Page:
Wednesday, August 4, 2010

Invisible Walls Of Consciousness

Rat and Women
What’s master of the body?
Not mind or spirit.
It’s somewhere in the mind’s depths,
Pervading the universe.

To herd a flock of sheep
Is beyond the power of dogs.
No, it’s the shepherd─God─
Swinging a rat’s tail.

There’s snow on the ground
And, on the hillock, a naked women.
Now I’m free to do anything
On sure ground.

Nothing gives offense:
My every deed,
Free as the mind itself,
Leaves not a trace.

The 20th century master poet Shinkicki Takahashi’s work can be read on a number of levels. His work is considered Zen thought so trying to grasp the meaning of each word is a challenging adventure. Each word is a symbol for vibrations that bounce off the invisible walls of consciousness. These vibrations find a home in each individual psyche. His poem Rat and Women is a good example of how difficult it is to put a fence around consciousness, and then brand it in the comfort of rational thought.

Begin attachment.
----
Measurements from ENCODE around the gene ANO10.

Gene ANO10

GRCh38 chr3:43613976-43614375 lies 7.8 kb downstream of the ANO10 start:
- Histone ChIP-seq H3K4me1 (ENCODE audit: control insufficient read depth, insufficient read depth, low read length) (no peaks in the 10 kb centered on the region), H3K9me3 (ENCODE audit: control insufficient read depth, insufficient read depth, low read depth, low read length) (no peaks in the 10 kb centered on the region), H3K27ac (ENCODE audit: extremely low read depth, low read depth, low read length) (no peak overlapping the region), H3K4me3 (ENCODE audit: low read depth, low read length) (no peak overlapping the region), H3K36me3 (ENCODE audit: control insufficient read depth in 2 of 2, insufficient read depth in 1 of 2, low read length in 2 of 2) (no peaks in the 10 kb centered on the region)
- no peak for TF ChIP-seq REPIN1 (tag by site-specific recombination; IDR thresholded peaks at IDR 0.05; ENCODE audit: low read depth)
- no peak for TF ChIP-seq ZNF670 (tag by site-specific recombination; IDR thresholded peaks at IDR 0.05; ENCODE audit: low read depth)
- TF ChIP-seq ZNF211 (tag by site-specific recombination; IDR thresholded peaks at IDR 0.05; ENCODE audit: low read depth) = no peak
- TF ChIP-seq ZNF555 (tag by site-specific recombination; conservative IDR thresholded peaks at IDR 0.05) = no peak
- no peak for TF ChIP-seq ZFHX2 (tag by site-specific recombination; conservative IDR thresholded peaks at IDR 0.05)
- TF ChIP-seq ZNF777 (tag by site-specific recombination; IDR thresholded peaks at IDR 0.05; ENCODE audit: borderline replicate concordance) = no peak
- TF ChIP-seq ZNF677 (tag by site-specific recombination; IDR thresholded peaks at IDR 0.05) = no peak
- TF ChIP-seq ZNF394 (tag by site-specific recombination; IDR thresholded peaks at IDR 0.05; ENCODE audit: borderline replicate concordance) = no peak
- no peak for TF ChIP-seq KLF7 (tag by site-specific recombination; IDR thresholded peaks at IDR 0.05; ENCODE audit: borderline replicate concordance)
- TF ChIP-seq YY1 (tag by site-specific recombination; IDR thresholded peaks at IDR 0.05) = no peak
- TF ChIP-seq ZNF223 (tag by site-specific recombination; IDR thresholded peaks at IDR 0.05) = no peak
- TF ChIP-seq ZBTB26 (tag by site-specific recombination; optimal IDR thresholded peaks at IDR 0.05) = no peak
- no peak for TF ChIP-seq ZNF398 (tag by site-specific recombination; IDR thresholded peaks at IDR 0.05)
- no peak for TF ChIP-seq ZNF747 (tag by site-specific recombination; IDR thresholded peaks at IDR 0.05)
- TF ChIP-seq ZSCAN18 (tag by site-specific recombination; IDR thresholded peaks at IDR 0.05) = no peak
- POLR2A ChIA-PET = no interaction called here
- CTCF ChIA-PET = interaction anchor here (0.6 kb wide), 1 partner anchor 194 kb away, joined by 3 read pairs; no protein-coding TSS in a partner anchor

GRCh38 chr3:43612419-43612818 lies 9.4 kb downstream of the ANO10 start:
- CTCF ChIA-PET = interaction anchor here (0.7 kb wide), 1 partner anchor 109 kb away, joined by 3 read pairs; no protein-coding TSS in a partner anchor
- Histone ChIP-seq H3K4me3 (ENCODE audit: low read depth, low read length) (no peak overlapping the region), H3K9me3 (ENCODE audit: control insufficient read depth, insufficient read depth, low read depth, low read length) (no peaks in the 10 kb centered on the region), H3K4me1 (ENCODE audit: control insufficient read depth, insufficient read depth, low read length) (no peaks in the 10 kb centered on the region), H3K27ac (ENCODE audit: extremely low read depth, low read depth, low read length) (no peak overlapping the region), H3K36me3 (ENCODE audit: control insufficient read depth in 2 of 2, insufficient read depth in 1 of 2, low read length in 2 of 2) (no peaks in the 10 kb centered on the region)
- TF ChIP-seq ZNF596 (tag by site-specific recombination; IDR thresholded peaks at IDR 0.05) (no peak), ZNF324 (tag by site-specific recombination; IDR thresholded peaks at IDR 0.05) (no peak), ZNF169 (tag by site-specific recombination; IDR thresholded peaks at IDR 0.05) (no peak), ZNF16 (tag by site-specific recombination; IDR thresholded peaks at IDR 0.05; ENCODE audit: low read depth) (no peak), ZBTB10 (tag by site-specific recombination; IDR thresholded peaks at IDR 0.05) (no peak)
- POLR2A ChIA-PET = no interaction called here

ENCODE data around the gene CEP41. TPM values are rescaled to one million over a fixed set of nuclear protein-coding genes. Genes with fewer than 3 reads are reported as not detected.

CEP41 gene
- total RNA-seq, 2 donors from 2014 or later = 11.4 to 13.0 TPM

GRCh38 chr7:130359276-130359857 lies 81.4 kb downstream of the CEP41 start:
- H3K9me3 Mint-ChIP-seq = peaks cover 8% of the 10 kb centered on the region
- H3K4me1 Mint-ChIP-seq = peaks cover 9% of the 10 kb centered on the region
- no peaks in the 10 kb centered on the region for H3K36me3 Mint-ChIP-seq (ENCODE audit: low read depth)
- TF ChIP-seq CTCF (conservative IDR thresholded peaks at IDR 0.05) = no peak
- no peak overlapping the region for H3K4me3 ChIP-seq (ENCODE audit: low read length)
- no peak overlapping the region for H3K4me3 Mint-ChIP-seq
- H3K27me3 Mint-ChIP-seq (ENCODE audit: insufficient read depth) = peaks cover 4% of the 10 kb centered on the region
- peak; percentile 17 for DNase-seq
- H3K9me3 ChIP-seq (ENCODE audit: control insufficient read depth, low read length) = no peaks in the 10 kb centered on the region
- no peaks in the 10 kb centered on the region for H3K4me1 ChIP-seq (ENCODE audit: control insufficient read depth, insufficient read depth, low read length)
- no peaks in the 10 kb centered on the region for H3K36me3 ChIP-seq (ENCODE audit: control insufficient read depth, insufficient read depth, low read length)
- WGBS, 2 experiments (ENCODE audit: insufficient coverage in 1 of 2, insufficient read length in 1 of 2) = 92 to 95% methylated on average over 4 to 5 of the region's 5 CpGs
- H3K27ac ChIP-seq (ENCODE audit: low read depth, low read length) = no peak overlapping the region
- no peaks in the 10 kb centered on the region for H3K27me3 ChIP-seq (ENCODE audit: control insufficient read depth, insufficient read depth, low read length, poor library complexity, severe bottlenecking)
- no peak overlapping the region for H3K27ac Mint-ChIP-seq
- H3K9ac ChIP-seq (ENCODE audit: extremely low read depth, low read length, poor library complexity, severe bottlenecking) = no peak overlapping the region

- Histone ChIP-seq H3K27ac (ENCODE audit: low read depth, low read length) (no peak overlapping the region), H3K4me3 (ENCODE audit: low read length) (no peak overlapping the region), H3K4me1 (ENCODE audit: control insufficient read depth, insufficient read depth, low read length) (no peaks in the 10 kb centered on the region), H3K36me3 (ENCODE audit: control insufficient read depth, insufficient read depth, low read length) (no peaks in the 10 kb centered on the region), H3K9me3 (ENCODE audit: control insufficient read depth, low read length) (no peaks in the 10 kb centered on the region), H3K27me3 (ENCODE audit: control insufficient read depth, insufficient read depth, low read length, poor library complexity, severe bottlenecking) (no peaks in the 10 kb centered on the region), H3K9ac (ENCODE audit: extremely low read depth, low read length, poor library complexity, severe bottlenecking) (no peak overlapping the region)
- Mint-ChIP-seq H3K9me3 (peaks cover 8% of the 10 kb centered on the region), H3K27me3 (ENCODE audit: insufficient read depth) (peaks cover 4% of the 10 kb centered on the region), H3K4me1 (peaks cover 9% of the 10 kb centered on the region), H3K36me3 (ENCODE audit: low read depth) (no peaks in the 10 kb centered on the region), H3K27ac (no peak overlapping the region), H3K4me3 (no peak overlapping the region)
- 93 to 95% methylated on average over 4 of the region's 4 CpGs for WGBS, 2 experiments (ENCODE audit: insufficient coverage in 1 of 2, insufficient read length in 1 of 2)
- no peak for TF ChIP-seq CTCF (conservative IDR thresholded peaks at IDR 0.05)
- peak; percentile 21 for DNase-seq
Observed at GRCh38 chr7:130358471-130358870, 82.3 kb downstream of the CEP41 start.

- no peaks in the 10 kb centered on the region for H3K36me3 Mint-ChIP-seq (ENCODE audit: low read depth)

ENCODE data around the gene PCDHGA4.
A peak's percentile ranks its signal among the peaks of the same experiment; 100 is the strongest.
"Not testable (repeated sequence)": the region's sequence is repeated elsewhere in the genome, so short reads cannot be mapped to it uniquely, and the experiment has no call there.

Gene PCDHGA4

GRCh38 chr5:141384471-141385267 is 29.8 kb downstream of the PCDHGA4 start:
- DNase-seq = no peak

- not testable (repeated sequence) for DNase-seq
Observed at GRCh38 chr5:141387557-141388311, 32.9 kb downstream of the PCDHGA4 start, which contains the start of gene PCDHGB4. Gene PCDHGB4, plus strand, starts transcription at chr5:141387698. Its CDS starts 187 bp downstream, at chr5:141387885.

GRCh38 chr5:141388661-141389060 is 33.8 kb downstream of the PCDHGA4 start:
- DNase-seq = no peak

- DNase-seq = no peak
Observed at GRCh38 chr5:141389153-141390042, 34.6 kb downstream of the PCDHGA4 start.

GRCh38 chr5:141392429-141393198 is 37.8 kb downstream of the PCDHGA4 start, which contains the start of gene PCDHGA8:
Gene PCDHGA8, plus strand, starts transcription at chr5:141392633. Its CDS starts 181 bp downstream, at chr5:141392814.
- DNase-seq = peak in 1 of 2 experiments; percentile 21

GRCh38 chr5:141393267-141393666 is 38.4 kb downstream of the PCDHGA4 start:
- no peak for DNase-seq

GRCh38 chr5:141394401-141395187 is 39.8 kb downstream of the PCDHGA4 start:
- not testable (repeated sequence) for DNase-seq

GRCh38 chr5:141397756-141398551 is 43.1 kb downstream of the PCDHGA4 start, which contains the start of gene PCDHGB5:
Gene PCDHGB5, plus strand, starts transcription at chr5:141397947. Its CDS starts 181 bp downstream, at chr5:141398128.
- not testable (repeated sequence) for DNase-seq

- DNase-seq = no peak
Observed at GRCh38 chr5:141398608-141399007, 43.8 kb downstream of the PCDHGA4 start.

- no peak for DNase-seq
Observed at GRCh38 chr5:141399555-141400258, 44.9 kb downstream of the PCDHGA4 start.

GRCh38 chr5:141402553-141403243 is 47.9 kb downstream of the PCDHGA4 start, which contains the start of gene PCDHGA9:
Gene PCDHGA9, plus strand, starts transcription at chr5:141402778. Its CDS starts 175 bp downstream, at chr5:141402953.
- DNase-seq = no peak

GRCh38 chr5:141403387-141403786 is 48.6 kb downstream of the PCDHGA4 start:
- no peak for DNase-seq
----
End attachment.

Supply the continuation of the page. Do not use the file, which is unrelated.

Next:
Takahashi had no intention of branding his expressions. His expressions quickly find a place of remembrance within the corridors of mental awareness. The master of the body as well as the mind is somewhere within the depth of the self, but that is unchartered territory for educated complacency. The laws of unification break down, and then rearrange themselves as the mind dangles from the nerve endings of separation.

Freedom on sure ground is not a place filled with matter; it is a hillock in motion. It is where the speed of the topography is universally stable in its own mythology. Nothing gives offense as Zen moves towards the center of a spec of mindfulness and blooms with tracelessness.

And so it is. We find ourselves swinging a rat’s tail, and wondering how to free the mind from the chasm of separation. Suddenly we discover that the rat’s tail is the mind, and it frees itself. Our every deed leaves no trace, but the imprint of consciousness on our conscious mind.

No comments: